22.   Korownyk C, Perry D, Ton J, Kolber MR, Garrison S, Thomas B, et al. Opioid use disorder in primary
Correspondence                                                                                              care. PEER umbrella systematic review of systematic reviews. Can Fam Physician 2019;65:e194-206.
Dr Christina Korownyk; e-mail                                                       23.   Andrews J, Guyatt G, Oxman AD, Alderson P, Dahm P, Falck-Ytter Y, et al. GRADE guidelines: 14.
                                                                                                            Going from evidence to recommendations: the significance and presentation of recommenda-
References                                                                                                  tions. J Clin Epidemiol 2013;66(7):719-25. Epub 2013 Jan 9.
1.   Special Advisory Committee on the Epidemic of Opioid Overdoses. National report: apparent        24.   Cochran G, Bacci JL, Ylioja T, Hruschak V, Miller S, Seybert AL, et al. Prescription opioid use:
     opioid-related deaths in Canada (January 2016 to March 2018). Ottawa, ON: Public Health Agency         patient characteristics and misuse in community pharmacy. J Am Pharm Assoc 2016;56(3):248-56.
     of Canada; 2018.                                                                                       Epub 2016 Mar 24.
2.   Gomes T, Khuu W, Martins D, Tadrous M, Mamdani MM, Paterson JM, et al. Contributions of pre-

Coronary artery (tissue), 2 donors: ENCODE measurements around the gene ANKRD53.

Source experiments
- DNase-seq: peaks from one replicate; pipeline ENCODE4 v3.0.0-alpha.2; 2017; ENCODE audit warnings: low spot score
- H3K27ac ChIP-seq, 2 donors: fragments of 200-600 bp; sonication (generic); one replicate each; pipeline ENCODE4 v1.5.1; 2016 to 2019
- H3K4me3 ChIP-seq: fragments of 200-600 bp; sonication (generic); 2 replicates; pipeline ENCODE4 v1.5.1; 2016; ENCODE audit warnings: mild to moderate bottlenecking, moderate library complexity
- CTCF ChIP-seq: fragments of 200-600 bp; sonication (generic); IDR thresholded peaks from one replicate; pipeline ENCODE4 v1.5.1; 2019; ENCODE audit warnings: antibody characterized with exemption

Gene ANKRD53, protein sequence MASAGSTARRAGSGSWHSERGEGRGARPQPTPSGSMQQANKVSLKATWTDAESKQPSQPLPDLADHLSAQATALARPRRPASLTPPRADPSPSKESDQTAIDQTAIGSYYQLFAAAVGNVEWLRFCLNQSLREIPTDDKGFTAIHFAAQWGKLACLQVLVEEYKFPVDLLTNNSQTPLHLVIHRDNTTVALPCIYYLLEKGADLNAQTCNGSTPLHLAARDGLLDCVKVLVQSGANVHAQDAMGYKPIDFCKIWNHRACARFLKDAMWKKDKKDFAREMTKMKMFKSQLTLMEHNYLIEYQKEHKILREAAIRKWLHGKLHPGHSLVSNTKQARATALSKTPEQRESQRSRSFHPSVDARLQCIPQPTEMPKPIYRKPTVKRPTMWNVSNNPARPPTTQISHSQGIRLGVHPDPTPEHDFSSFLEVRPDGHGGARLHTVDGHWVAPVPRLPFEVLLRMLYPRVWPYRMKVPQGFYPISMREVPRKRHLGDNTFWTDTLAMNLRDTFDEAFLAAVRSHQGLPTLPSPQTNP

scribed and non-prescribed opioids to opioid related deaths: population based cohort study in
     Ontario, Canada. BMJ 2018;362:k3207.
3.   Gomes T, Khuu W, Craiovan D, Martins D, Hunt J, Lee K, et al. Comparing the contribution of
     prescribed opioids to opioid-related hospitalizations across Canada: a multi-jurisdictional      This article is eligible for Mainpro+ certified Self-Learning credits. To earn
     cross-sectional study. Drug Alcohol Depend 2018;191:86-90. Epub 2018 Jul 31.
4.   Canadian Institute for Health Information. Pan-Canadian trends in the prescription of opioids,   credits, go to and click on the Mainpro+ link.
     2012 to 2016. Ottawa, ON: Canadian Institute for Health Information; 2017. Available from:         This article has been peer reviewed. Can Fam Physician 2019;65:321-30
     pdf. Accessed 2019 Mar 10.
5.   Shah A, Hayes CJ, Martin BC. Centers for Disease Control and Prevention. Characteristics of
                                                                                                      La traduction en français de cet article se trouve à dans la
     initial prescription episodes and likelihood of long-term opioid use—United States, 2006–2015.
     Morb Mortal Wkly Rep 2017;66(10):265-9.                                                          table des matières du numéro de mai 2019 à la page e173.

330        Canadian Family Physician | Le Médecin de famille canadien } Vol 65: MAY | MAI 2019
You can also read